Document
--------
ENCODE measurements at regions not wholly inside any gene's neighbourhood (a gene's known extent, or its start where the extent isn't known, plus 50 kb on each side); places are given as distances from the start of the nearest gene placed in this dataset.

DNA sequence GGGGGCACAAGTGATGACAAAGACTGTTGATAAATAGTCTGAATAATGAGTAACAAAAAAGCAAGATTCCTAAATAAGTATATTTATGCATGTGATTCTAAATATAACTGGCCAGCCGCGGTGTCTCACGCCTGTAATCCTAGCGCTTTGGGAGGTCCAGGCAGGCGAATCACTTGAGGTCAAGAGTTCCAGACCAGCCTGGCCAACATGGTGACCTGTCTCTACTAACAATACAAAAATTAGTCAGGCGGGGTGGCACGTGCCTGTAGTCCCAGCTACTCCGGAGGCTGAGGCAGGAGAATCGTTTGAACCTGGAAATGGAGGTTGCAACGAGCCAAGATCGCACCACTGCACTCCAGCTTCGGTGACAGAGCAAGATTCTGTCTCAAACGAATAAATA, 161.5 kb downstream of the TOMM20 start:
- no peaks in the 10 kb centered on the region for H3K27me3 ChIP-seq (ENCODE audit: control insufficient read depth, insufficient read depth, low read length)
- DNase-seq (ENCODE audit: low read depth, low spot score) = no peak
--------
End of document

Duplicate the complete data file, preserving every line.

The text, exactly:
ENCODE measurements at regions not wholly inside any gene's neighbourhood (a gene's known extent, or its start where the extent isn't known, plus 50 kb on each side); places are given as distances from the start of the nearest gene placed in this dataset.

DNA sequence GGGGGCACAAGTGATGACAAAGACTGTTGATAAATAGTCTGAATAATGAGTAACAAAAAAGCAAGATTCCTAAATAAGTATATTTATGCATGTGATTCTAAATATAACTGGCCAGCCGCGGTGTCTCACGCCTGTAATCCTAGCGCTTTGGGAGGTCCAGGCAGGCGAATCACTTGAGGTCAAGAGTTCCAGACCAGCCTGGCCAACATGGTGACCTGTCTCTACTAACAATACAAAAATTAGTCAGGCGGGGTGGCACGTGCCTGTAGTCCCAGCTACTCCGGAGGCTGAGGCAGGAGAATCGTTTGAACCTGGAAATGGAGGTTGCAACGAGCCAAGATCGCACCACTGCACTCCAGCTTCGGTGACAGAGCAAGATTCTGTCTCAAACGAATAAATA, 161.5 kb downstream of the TOMM20 start:
- no peaks in the 10 kb centered on the region for H3K27me3 ChIP-seq (ENCODE audit: control insufficient read depth, insufficient read depth, low read length)
- DNase-seq (ENCODE audit: low read depth, low spot score) = no peak